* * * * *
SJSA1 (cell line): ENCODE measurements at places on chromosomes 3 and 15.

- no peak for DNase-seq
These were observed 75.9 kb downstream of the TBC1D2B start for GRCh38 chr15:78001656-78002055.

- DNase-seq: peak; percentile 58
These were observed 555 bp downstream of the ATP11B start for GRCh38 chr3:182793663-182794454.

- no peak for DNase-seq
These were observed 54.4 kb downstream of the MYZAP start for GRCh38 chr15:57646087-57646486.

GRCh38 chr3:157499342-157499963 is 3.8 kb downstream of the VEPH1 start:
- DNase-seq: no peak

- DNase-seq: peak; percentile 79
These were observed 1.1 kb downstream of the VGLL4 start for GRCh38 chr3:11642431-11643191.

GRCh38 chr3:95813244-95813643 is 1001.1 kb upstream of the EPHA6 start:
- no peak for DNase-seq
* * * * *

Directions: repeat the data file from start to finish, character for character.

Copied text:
SJSA1 (cell line): ENCODE measurements at places on chromosomes 3 and 15.

- no peak for DNase-seq
These were observed 75.9 kb downstream of the TBC1D2B start for GRCh38 chr15:78001656-78002055.

- DNase-seq: peak; percentile 58
These were observed 555 bp downstream of the ATP11B start for GRCh38 chr3:182793663-182794454.

- no peak for DNase-seq
These were observed 54.4 kb downstream of the MYZAP start for GRCh38 chr15:57646087-57646486.

GRCh38 chr3:157499342-157499963 is 3.8 kb downstream of the VEPH1 start:
- DNase-seq: no peak

- DNase-seq: peak; percentile 79
These were observed 1.1 kb downstream of the VGLL4 start for GRCh38 chr3:11642431-11643191.

GRCh38 chr3:95813244-95813643 is 1001.1 kb upstream of the EPHA6 start:
- no peak for DNase-seq